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State intervention in the European electricity market

Print publication

21/11/2013

On 5 November the European Commission published a Communication, ‘Delivering the internal electricity market and making the most of public intervention’. Public, or state, intervention can be at regional, national or local level and can take different forms, such as: state aid to certain sectors or companies in the form of grants or exemptions from taxes and charges; imposing public service obligations; or regulation through general measures.

This Communication is the latest in a line of documents emanating from Europe around energy. It has been issued now because the EU has set a deadline of 2014 for the completion of the internal EU energy market, where cross-border markets for gas and electricity must be up and running in all parts of the EU, but there is concern that this deadline will not be met.

It is specifically focused on the electricity market although the principles can be applied in other energy sectors such as gas and heating. The Commission has focused on reviewing public intervention in the electricity market in particular because such intervention has a significant influence on the cost and prices of electricity. There is a need for public intervention to secure a level playing field, overcome market failures, foster technology and innovation, and, more generally, support the market in delivering appropriate investment signals. If not done properly, public intervention risks being counterproductive and distorting the functioning of the internal market, leading to higher energy prices for both households and businesses.

The Communication sets out principles for state intervention in:

  • National support schemes for renewable energy (mostly solar and wind)
  • Setting up back-up capacities for renewable energy (mostly fossil fuels), for when renewable energy is not being generated/times of peak demand.

Renewable energy support schemes
The Communication recommends the following best practice principles:

  • Financial support should be limited to what is necessary and should help to make renewables competitive
  • Support schemes should be flexible and respond to falling production costs. As technologies mature and investment costs fall, they should be exposed to market prices and eventually support must be fully removed. In practice this means that feed in tariffs (a fixed price per kWh) should be replaced by feed in premia (i.e. the market price plus a premium) or other support, such as quota obligations (energy suppliers having to ensure that a certain quota of the electricity they supply comes from renewable sources), that gives incentives to producers to respond to market developments
  • Avoid unannounced or retroactive scheme changes. Investors’ legitimate expectations concerning the returns on existing investments must be respected. The UK has learnt this the hard way with its early and frequent changes to the solar PV tariffs, subsequently resolving this problem by implementing a system of tariff degression linked to deployment levels.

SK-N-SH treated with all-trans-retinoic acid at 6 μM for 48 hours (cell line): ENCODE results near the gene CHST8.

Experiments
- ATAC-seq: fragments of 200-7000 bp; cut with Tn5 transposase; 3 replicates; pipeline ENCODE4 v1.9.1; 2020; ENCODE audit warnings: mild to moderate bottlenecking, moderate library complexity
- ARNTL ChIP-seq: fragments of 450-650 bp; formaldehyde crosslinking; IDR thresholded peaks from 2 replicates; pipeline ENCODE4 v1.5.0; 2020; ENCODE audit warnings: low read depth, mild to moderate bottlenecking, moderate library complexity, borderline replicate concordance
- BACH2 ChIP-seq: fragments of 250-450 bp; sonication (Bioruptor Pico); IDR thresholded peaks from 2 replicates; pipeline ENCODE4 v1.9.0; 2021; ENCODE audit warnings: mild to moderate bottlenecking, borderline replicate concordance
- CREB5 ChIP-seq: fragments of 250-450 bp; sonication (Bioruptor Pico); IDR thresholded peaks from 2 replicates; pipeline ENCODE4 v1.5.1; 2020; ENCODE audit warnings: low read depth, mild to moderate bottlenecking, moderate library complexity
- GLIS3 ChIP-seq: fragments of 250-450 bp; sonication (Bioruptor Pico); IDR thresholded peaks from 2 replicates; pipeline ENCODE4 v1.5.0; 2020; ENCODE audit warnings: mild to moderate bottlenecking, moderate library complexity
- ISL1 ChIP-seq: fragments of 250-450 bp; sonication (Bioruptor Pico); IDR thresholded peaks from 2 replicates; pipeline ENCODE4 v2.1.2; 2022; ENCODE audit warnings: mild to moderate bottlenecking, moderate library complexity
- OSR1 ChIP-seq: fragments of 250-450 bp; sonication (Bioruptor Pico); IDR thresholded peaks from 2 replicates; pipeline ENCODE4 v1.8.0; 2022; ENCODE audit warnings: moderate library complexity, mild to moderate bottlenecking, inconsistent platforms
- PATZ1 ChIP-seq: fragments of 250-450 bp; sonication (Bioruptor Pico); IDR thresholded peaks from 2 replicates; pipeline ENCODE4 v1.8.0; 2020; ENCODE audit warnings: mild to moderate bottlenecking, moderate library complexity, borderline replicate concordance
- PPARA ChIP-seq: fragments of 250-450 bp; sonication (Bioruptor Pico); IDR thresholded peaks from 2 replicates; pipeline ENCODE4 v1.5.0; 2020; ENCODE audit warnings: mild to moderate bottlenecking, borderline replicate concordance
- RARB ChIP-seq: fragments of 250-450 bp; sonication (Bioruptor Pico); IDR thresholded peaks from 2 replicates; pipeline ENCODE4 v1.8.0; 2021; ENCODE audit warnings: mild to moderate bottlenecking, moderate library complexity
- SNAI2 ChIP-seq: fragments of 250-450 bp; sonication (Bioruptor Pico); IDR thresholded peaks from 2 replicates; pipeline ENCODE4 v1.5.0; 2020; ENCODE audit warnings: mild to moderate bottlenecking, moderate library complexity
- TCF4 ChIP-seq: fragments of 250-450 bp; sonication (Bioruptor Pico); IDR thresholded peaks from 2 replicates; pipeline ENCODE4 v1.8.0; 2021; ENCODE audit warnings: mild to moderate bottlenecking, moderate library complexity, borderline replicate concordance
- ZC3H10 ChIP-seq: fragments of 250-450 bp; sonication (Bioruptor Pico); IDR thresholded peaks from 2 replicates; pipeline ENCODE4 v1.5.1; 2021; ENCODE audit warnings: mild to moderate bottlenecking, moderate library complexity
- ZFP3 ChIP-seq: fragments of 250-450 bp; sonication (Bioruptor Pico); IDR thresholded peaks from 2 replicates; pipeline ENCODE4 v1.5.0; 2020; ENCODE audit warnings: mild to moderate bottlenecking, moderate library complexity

• Member states should better co-ordinate their renewable energy strategies to keep costs low for consumers.

Back-up capacities for renewable energy
The increase in renewable energy makes it more of a challenge to keep producing electricity when the wind is not blowing and the sun is not shining. The Communication therefore also gives guidance on how member states can design back-up capacities (such as coal and gas power plants) in a cost-effective way that takes full advantage of the European market:

  • Before deciding on capacity mechanisms, governments should first analyse the causes of inadequate generation
    Secondly, they should remove any distortions that may prevent the market from delivering the right incentives for investment in generation capacity, such as regulated prices or high subsidies for renewable energy
  • Governments should ensure that renewable energy producers react to market signals and promote flexibility on the demand side, such as different tariffs to incentivise consumers to use electricity at off-peak times (“smart grids” and “smart metering”)
  • Back-up capacity mechanisms should be designed with a European perspective, not just the national market.

What does this mean for UK’s electricity market reform proposals?
The Commission has developed this Communication in tandem with revising the guidelines on state aid for environmental protection as part of its state aid modernisation programme. It will follow the main principles set out in this Communication when it is assessing whether public intervention in renewables support schemes or to promote generation adequacy constitutes a state aid or not. It appears that the new guidelines on state aid for environmental protection will be based on the idea that public interventions should, wherever possible, be more market-based, more open to cross-border solutions and allow for more competition between supported technologies. Watch this space!

Further information
For more information on state aid, please contact David Kilduff or Richard Auton.